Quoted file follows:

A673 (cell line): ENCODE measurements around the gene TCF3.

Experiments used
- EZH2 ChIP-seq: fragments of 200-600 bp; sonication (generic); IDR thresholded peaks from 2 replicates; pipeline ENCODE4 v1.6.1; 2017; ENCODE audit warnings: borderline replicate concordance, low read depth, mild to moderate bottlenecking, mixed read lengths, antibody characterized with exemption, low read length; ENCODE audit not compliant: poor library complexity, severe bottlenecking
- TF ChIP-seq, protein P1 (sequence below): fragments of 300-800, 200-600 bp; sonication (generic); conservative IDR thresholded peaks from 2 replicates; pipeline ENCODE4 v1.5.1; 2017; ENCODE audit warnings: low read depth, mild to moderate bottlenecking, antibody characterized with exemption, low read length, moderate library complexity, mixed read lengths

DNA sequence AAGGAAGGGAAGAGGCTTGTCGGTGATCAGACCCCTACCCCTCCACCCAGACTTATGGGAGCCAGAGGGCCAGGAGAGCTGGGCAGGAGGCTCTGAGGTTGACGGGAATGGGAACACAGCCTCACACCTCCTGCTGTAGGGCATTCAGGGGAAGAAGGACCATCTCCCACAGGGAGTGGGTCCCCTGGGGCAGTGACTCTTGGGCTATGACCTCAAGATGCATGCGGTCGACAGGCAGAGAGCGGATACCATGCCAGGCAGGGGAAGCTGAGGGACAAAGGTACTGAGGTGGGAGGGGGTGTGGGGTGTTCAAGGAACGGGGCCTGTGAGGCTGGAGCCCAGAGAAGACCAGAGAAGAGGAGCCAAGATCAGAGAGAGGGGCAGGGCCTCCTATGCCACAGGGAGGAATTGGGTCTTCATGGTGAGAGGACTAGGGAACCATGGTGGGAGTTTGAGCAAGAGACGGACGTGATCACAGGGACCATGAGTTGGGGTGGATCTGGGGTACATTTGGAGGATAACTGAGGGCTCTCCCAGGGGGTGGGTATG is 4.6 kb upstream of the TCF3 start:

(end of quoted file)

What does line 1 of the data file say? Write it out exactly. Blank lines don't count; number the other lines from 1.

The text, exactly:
A673 (cell line): ENCODE measurements around the gene TCF3.